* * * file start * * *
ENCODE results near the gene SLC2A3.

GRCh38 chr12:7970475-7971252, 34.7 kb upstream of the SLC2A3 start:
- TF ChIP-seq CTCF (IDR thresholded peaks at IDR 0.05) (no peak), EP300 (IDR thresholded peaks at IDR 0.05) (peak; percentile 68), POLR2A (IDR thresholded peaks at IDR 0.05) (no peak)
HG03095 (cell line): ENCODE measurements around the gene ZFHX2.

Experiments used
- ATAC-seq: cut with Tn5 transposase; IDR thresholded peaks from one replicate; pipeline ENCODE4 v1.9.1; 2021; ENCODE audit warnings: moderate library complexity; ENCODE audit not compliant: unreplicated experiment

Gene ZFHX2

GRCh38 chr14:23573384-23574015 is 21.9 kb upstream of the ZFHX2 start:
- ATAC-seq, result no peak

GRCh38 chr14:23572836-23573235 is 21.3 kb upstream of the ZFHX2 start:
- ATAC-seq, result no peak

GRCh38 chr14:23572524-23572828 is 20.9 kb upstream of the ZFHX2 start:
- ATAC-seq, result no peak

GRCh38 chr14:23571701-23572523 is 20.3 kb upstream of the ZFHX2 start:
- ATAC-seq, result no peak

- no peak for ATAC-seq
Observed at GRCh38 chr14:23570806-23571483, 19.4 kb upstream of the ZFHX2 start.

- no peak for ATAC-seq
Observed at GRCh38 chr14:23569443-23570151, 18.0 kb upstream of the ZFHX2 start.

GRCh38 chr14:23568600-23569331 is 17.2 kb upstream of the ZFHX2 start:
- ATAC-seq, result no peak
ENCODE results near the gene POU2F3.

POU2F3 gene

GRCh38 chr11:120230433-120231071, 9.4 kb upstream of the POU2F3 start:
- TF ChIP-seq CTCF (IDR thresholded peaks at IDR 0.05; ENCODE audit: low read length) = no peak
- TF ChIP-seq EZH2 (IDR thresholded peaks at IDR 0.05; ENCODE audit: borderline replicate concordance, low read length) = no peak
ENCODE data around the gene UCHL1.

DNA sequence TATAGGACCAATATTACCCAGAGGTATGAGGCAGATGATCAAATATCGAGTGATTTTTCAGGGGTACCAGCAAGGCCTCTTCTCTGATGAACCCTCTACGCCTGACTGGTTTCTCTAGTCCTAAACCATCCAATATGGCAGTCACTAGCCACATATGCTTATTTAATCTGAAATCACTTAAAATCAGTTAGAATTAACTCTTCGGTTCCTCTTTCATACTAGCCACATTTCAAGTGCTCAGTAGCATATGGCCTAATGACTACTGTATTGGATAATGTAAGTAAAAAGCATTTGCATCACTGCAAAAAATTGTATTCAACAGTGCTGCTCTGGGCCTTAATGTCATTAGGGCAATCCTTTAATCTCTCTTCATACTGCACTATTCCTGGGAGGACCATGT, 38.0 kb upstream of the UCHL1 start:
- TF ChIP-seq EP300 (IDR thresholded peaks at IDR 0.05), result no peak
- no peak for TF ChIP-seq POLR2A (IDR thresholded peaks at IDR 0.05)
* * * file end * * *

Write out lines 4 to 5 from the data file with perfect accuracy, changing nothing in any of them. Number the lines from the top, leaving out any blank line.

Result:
HG03095 (cell line): ENCODE measurements around the gene ZFHX2.

Experiments used